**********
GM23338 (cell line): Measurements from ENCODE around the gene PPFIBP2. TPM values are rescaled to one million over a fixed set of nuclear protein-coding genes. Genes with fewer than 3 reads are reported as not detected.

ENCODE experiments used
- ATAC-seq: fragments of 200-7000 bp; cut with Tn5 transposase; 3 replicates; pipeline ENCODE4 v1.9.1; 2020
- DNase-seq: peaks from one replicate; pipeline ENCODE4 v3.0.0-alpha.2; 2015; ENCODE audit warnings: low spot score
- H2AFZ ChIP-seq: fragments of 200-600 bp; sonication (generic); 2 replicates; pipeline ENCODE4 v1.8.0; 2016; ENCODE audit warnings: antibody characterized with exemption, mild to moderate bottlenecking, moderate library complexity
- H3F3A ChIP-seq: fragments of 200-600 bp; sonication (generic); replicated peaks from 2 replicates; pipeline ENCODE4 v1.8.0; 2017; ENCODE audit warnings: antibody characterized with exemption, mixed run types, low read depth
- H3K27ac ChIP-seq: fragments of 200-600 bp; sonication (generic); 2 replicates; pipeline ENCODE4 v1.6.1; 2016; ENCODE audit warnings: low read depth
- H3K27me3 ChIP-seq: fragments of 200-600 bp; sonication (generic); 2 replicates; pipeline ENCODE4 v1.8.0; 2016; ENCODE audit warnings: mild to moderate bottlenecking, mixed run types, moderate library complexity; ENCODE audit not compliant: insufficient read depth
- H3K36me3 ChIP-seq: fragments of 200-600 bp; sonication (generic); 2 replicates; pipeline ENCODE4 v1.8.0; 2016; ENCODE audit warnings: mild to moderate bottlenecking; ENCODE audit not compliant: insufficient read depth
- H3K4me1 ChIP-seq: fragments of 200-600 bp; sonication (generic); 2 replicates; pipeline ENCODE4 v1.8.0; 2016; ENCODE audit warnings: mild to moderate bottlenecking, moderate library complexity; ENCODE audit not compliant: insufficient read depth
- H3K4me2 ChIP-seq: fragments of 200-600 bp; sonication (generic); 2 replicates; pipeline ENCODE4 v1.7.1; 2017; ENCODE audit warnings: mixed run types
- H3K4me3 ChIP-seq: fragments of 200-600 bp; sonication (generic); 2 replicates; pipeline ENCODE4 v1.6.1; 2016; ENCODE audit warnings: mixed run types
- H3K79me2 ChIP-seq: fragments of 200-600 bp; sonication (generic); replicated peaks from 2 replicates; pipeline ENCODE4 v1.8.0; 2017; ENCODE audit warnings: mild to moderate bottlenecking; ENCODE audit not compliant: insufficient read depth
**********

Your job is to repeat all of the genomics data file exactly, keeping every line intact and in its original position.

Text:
GM23338 (cell line): Measurements from ENCODE around the gene PPFIBP2. TPM values are rescaled to one million over a fixed set of nuclear protein-coding genes. Genes with fewer than 3 reads are reported as not detected.

ENCODE experiments used
- ATAC-seq: fragments of 200-7000 bp; cut with Tn5 transposase; 3 replicates; pipeline ENCODE4 v1.9.1; 2020
- DNase-seq: peaks from one replicate; pipeline ENCODE4 v3.0.0-alpha.2; 2015; ENCODE audit warnings: low spot score
- H2AFZ ChIP-seq: fragments of 200-600 bp; sonication (generic); 2 replicates; pipeline ENCODE4 v1.8.0; 2016; ENCODE audit warnings: antibody characterized with exemption, mild to moderate bottlenecking, moderate library complexity
- H3F3A ChIP-seq: fragments of 200-600 bp; sonication (generic); replicated peaks from 2 replicates; pipeline ENCODE4 v1.8.0; 2017; ENCODE audit warnings: antibody characterized with exemption, mixed run types, low read depth
- H3K27ac ChIP-seq: fragments of 200-600 bp; sonication (generic); 2 replicates; pipeline ENCODE4 v1.6.1; 2016; ENCODE audit warnings: low read depth
- H3K27me3 ChIP-seq: fragments of 200-600 bp; sonication (generic); 2 replicates; pipeline ENCODE4 v1.8.0; 2016; ENCODE audit warnings: mild to moderate bottlenecking, mixed run types, moderate library complexity; ENCODE audit not compliant: insufficient read depth
- H3K36me3 ChIP-seq: fragments of 200-600 bp; sonication (generic); 2 replicates; pipeline ENCODE4 v1.8.0; 2016; ENCODE audit warnings: mild to moderate bottlenecking; ENCODE audit not compliant: insufficient read depth
- H3K4me1 ChIP-seq: fragments of 200-600 bp; sonication (generic); 2 replicates; pipeline ENCODE4 v1.8.0; 2016; ENCODE audit warnings: mild to moderate bottlenecking, moderate library complexity; ENCODE audit not compliant: insufficient read depth
- H3K4me2 ChIP-seq: fragments of 200-600 bp; sonication (generic); 2 replicates; pipeline ENCODE4 v1.7.1; 2017; ENCODE audit warnings: mixed run types
- H3K4me3 ChIP-seq: fragments of 200-600 bp; sonication (generic); 2 replicates; pipeline ENCODE4 v1.6.1; 2016; ENCODE audit warnings: mixed run types
- H3K79me2 ChIP-seq: fragments of 200-600 bp; sonication (generic); replicated peaks from 2 replicates; pipeline ENCODE4 v1.8.0; 2017; ENCODE audit warnings: mild to moderate bottlenecking; ENCODE audit not compliant: insufficient read depth